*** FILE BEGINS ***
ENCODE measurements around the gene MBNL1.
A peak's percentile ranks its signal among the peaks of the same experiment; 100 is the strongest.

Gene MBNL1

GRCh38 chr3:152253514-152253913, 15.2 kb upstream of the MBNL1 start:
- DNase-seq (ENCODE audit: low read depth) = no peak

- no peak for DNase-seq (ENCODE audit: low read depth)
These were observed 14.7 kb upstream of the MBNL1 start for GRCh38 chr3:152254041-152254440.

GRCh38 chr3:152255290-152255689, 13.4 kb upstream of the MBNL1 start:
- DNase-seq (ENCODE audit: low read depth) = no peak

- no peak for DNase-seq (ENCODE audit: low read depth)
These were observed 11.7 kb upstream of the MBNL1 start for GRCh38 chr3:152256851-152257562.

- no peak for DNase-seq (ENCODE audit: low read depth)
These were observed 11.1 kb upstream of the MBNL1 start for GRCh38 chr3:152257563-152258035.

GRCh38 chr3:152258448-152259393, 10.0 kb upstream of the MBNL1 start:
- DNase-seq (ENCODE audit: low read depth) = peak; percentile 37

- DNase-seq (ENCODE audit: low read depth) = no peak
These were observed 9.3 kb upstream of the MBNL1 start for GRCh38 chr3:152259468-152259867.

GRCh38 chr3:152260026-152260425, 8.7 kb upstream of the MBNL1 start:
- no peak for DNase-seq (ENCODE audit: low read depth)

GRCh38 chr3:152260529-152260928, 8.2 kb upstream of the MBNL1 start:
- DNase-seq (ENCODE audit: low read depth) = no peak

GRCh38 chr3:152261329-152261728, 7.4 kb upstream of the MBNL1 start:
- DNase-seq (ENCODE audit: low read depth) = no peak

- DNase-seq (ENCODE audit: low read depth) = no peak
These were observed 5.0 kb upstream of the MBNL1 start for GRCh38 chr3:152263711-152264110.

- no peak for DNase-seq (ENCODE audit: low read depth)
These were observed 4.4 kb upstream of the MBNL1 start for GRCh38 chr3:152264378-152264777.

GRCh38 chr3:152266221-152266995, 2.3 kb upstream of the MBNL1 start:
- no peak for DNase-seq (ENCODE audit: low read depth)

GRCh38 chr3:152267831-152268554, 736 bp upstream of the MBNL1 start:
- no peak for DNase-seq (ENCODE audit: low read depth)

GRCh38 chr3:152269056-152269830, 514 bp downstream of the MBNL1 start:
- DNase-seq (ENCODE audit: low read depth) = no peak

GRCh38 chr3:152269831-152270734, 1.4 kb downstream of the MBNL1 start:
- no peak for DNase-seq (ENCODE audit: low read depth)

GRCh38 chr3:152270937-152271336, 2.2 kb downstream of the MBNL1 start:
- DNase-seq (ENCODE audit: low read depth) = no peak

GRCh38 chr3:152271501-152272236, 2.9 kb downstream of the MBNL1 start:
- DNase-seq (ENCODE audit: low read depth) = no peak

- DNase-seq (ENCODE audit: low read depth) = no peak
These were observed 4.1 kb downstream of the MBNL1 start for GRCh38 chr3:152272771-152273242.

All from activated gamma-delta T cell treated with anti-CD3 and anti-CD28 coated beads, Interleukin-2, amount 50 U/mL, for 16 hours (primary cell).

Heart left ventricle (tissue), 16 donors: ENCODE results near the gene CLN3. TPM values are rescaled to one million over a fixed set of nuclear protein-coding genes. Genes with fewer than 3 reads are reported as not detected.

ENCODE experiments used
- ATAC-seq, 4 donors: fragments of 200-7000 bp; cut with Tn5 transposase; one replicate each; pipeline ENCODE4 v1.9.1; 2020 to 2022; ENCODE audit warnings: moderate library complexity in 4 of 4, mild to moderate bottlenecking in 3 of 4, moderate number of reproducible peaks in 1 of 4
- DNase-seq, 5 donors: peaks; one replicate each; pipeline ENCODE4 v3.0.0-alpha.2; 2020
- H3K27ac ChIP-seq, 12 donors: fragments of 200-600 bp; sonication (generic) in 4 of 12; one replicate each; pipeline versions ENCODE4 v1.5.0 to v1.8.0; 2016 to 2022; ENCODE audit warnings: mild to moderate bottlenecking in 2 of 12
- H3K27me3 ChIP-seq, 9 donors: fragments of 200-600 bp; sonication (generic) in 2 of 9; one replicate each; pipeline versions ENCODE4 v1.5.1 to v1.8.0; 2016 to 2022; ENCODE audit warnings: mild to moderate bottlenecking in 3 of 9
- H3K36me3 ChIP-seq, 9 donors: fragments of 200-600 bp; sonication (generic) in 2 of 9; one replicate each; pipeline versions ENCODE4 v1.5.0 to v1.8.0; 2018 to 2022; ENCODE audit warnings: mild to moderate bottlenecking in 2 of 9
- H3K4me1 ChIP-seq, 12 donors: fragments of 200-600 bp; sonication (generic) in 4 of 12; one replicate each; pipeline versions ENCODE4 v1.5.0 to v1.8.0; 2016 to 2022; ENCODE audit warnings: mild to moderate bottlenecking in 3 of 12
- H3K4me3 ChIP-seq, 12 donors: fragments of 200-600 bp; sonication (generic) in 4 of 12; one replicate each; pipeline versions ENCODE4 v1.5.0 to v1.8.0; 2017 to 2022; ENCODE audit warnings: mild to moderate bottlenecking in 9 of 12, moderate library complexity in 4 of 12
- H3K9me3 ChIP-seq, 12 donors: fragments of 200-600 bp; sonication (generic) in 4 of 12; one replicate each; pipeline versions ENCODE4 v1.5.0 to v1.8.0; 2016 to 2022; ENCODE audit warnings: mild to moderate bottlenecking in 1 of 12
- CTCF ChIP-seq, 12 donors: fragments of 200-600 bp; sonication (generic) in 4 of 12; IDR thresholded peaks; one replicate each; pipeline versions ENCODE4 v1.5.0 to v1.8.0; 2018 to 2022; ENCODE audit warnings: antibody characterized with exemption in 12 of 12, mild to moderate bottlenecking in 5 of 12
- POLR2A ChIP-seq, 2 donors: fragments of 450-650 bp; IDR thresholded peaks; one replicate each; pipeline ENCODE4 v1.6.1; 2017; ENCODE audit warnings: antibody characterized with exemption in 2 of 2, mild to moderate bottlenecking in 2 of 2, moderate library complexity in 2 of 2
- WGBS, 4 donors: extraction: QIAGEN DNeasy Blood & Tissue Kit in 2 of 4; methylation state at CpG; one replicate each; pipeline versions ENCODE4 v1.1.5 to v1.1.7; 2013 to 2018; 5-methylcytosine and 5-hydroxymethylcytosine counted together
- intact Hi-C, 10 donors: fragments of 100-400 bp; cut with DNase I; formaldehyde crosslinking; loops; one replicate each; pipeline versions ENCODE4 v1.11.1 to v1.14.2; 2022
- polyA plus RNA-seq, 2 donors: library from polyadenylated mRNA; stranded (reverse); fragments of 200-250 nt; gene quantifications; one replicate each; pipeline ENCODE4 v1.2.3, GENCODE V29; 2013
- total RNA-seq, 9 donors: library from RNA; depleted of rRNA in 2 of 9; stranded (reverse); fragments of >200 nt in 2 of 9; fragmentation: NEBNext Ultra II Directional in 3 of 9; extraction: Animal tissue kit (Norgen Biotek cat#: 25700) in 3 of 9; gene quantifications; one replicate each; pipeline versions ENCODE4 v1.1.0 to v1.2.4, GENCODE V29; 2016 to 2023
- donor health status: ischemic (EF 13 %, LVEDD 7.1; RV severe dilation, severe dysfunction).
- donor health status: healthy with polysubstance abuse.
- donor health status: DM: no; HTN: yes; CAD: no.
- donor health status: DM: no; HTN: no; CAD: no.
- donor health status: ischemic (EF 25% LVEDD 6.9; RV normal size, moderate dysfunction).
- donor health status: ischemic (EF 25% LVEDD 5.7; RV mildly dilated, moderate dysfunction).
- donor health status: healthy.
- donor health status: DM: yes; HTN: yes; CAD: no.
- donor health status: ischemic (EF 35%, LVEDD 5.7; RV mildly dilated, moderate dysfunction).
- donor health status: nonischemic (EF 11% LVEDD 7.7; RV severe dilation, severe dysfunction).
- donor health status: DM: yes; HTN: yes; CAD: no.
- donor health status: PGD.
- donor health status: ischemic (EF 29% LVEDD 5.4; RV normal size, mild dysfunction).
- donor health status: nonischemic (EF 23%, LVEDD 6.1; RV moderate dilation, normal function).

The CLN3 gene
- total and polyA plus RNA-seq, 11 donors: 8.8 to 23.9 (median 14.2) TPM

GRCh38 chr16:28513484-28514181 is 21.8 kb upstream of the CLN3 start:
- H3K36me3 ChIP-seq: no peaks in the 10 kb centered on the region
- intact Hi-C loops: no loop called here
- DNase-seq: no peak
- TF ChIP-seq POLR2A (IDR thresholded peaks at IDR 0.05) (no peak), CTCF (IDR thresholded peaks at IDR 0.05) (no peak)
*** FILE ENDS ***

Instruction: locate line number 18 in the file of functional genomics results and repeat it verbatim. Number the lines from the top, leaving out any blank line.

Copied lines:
GRCh38 chr3:152260026-152260425, 8.7 kb upstream of the MBNL1 start: